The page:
In a dark room on the top floor of a building in Madrid, Spain, the shrill sound of an alarm clock breaks the silence of dawn. The time is 6:45 a.m. Carmen Montes fumbles with her digital clock and presses the snooze button to extend her sleep just a little longer. Five minutes later the alarm will sound again. Many days, the alarm will go off four or five times before she finally gets out of bed, between 7:05 and 7:15 a.m. “I consciously set my alarm before my waking time, probably because I’m tired and have a hard time waking up, and this way I have some time to procrastinate in bed. It’s the way I’ve found to sleep a little more with the peace of mind of knowing that the alarm will end up driving me crazy and I’m going to get up at the right time. I know it’s a bit contradictory because I don’t take advantage of that pleasant sleep time, but for me it serves as a starting gun shot,” explains Carmen.
The snooze button that many alarm clocks include is as common as it is controversial. Although there is no solid scientific evidence in this regard, sleep medicine experts have traditionally advocated limiting its use. Based on existing knowledge about the biological rhythms of sleep, this measure, in addition to abruptly interrupting sleep several times during the last part of the night — with the negative effects associated with sleep fragmentation — was believed to increase the sleep inertia, a temporary state in which cognitive and emotional abilities are altered just after waking up.
Now, a recent study published in the Journal of Sleep Research disagrees with this widespread idea. According to the research results, delaying the alarm up to three times in 30 minutes (with the alarm ringing for the first time at 7:30 a.m. and the sleeper extending it until 8:00 a.m. with the alarm beeping every ten minutes, for example) not only would have almost no effect on total sleep time (6 minutes less with the alarms, the researchers calculated), but it would also diminish the effects of sleep inertia, as the participants who used the snooze function showed better performance in several cognitive functions, such as arithmetic speed or episodic memory, right after waking up.
“When we started this project there were no other studies on this matter, so we wanted to provide a scientific basis for the claims that researchers and doctors have been making about this behavior, which have usually been based on what we know about sleep in general, but not about delaying the alarm, specifically,” Tina Sudenlin, lead author of the study, explains to EL PAÍS. According to this researcher from the Department of Psychology at Stockholm University, the study shows that extending sleep by half an hour with alarms has no negative effects on nighttime sleep or sleep inertia. “If anything, we saw some positive results, such as a lower likelihood of waking up from deep sleep or the fact that the participants who were allowed to extend their sleep also showed a slightly faster thinking speed when they woke up,” she says.
For María Ángeles Bonmatí, PhD in physiology from the University of Murcia and a researcher in chronobiology, the study has a series of limitations. On one hand, only people who regularly used this function in their daily lives participated, “which could mean that they were going to show good results doing what they usually do.” On the other hand, according to the expert, the fact that the first alarm was programmed half an hour before the waking up time prevents knowing the effects on sleep when one starts using the snooze function at a later time, or for periods longer or shorter than 30 minutes. In addition, according to the author of Que nada te quite el sueño (Let nothing keep you awake), the fact that the regular users of the snooze button were night owls is relevant, as it would show that the evening chronotypes are forcing their body to wake up at a time when it is difficult for them. “Most users of the snooze function were very sleepy in the morning, which may be linked to their chronotype and the need to get up early. On the other hand, the reason why most said they used this function was that they were too tired or unable to get up, which is related to significant sleep inertia.”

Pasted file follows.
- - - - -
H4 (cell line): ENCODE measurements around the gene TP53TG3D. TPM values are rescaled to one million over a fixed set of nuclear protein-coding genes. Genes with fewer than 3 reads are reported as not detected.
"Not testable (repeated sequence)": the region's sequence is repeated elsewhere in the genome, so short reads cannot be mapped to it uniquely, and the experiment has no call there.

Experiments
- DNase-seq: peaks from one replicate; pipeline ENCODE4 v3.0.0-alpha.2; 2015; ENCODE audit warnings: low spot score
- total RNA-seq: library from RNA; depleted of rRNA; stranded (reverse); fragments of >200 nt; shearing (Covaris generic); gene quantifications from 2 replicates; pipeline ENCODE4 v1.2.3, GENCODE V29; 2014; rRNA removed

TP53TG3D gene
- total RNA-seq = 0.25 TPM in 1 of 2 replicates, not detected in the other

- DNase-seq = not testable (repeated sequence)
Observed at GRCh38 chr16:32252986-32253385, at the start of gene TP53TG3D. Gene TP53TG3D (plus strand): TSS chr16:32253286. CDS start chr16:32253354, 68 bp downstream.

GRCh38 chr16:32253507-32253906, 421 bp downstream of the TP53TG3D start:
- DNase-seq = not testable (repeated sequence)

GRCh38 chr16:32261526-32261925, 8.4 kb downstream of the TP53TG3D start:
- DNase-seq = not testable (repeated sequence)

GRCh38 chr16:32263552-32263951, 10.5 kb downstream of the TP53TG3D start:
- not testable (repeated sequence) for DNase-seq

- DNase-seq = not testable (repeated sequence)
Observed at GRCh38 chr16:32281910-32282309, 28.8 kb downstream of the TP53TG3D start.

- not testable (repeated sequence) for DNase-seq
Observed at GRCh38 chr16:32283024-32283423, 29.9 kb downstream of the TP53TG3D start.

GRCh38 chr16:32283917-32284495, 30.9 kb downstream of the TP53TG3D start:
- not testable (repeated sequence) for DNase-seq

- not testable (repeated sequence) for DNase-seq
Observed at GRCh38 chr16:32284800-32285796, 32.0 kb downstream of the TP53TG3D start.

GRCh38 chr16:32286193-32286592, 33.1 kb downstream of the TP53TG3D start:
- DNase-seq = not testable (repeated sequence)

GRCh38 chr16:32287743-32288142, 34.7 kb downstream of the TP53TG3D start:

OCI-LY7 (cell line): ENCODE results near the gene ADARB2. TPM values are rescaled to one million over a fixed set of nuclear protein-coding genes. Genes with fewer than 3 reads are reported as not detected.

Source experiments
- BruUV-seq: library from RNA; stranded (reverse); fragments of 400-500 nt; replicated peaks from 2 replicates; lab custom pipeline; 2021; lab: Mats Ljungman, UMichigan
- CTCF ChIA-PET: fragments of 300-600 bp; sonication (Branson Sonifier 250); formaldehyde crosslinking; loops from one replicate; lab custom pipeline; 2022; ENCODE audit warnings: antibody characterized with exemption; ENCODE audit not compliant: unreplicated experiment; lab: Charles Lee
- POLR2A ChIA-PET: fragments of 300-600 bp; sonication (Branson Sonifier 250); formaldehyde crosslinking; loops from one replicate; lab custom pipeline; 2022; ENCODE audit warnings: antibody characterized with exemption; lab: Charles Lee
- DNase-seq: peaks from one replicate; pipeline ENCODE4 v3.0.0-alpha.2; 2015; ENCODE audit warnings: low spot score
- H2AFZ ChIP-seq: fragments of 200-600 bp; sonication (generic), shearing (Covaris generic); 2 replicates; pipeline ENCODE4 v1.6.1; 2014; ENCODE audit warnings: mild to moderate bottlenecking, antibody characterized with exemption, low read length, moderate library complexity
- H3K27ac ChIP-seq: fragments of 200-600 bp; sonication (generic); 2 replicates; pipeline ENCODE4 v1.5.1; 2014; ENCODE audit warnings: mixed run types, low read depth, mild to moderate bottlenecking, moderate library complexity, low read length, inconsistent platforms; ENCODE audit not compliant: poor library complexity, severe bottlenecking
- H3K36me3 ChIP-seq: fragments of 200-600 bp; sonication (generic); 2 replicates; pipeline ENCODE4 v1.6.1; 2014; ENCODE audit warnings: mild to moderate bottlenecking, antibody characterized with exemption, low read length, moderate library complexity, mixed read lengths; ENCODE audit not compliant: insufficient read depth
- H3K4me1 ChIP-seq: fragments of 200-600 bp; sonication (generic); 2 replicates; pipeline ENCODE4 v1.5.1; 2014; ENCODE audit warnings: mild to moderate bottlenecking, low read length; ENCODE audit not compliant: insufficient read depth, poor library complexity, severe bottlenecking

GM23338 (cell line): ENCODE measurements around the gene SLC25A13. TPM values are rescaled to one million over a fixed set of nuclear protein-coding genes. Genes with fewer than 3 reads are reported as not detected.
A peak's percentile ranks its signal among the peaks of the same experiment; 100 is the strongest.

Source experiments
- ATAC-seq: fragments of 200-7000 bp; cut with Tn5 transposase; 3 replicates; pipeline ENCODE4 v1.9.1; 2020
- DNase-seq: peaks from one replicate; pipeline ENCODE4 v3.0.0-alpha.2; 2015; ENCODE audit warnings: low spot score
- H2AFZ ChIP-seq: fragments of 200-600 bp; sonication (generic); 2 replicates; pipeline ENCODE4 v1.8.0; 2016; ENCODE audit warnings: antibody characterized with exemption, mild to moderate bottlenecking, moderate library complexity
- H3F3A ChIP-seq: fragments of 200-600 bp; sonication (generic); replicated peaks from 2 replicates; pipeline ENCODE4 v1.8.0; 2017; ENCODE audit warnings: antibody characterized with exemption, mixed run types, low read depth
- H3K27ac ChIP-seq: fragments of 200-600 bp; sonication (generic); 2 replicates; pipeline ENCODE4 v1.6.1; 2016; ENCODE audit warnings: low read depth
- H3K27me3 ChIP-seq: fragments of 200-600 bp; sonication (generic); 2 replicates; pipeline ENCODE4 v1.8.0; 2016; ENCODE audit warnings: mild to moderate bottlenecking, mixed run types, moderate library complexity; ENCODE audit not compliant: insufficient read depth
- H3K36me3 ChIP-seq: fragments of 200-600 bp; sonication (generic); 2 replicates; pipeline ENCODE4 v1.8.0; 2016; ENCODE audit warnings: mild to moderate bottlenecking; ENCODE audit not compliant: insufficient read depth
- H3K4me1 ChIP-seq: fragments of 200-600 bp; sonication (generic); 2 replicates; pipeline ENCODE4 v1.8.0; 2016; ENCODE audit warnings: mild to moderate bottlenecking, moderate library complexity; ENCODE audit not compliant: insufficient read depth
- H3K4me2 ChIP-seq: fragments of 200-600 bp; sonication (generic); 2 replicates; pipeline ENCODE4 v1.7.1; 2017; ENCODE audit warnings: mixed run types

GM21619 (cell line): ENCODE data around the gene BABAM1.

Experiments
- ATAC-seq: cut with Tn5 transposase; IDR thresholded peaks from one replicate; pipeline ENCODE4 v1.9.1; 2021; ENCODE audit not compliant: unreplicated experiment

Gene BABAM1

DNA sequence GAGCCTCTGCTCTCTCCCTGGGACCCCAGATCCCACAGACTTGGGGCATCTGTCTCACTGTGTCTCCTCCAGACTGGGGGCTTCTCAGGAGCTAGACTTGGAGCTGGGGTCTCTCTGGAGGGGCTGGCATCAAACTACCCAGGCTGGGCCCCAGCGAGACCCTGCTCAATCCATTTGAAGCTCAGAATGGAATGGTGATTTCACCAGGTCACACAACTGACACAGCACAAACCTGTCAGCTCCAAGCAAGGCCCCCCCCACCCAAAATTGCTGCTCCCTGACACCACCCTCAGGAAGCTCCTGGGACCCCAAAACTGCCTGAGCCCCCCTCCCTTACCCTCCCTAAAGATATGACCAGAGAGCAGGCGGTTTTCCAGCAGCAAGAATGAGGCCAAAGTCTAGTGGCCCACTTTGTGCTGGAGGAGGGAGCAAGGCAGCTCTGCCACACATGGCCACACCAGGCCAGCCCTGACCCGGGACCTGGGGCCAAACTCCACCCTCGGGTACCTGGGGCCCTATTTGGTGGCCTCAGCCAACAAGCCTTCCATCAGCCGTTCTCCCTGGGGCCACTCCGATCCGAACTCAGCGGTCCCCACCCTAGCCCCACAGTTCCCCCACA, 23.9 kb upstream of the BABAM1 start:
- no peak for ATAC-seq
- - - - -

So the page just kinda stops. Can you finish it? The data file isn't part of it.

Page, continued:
Sleep inertia, explains Manuel de Entrambasaguas, a neurophysiologist expert in sleep medicine at the Valencia Clinical Hospital in Spain, occurs mainly when we go from deep stages of sleep (particularly N3) to wakefulness. “This is what we experience when we take a bad nap and the brain enters this N3 phase of sleep when it shouldn’t. Then we wake up groggy, in a bad mood and with a bad body,” he says, before pointing out that the N3 stage usually occurs during the first half of the night and, therefore, should not be present in a relevant way in the second – that is, at the time of waking up.
Natural awakening, the healthiest option
According to Elena Urrestarazu, specialist in neurology and neurophysiology at the University of Navarra Clinic and vice president of the Spanish Sleep Society (SES), the healthiest thing is clearly natural awakening. No alarms. “When we have proper sleep hygiene with regular schedules, it is relatively common for us to wake up spontaneously shortly before the alarm goes off,” she points out.
Bonmatí agrees in this regard. Still, she is aware that the habits and obligations of the real world often force us to use the alarm, and that the fact that we isolate ourselves from the dawn with blinds and opaque curtains does not help, as it makes it harder for our body to prepare to wake up and, when the time comes, it happens abruptly and unphysiologically, with the shrill sound of the alarm clock.
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